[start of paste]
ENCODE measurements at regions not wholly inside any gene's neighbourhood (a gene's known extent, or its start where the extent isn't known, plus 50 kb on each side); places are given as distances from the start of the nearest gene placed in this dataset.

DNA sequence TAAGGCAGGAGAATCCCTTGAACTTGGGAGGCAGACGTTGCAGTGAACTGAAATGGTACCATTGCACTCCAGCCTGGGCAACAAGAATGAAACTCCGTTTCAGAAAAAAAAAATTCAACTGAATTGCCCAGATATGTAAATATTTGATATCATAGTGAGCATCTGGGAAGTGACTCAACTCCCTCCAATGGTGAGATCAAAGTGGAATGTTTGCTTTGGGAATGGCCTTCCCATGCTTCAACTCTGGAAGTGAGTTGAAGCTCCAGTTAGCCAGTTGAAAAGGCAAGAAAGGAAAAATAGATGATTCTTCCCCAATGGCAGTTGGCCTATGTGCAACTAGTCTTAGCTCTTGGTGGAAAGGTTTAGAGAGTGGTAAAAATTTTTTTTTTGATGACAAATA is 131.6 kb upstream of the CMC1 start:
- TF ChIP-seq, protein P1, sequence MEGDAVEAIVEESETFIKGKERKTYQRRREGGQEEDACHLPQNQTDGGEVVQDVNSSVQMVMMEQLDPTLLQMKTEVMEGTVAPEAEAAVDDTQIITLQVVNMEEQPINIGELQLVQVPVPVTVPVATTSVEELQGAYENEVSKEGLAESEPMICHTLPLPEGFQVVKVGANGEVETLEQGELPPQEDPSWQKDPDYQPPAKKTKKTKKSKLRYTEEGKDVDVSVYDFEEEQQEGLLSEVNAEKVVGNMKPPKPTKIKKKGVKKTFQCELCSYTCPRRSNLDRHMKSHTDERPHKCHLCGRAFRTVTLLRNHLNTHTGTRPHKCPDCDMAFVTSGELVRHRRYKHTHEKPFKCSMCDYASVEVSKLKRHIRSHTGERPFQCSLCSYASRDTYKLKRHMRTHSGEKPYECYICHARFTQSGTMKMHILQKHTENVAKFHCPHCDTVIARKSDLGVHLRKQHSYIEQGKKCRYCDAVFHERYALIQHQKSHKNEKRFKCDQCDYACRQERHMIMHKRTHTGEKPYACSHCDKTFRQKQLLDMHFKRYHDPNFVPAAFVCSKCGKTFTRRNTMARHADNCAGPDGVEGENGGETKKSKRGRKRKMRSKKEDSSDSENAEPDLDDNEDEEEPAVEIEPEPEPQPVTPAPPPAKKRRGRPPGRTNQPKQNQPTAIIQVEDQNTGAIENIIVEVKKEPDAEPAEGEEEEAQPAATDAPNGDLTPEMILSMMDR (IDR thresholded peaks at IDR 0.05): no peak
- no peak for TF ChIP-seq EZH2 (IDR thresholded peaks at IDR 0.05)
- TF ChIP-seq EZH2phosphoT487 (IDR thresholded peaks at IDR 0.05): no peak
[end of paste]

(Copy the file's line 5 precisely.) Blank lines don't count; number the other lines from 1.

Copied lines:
- TF ChIP-seq EZH2phosphoT487 (IDR thresholded peaks at IDR 0.05): no peak